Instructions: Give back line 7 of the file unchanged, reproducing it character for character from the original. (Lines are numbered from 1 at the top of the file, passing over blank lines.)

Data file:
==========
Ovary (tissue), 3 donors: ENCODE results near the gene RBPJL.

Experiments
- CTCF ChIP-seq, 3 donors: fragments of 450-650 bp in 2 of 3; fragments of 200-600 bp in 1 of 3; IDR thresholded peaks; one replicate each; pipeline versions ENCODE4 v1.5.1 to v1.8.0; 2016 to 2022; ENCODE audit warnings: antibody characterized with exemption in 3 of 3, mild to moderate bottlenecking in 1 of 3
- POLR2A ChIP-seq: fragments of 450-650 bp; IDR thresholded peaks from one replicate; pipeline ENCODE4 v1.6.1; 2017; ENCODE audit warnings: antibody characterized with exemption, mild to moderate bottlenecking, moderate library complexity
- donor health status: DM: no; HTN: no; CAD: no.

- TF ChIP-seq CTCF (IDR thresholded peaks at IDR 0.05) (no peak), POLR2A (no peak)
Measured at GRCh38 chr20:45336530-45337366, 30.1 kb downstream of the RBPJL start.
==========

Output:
Measured at GRCh38 chr20:45336530-45337366, 30.1 kb downstream of the RBPJL start.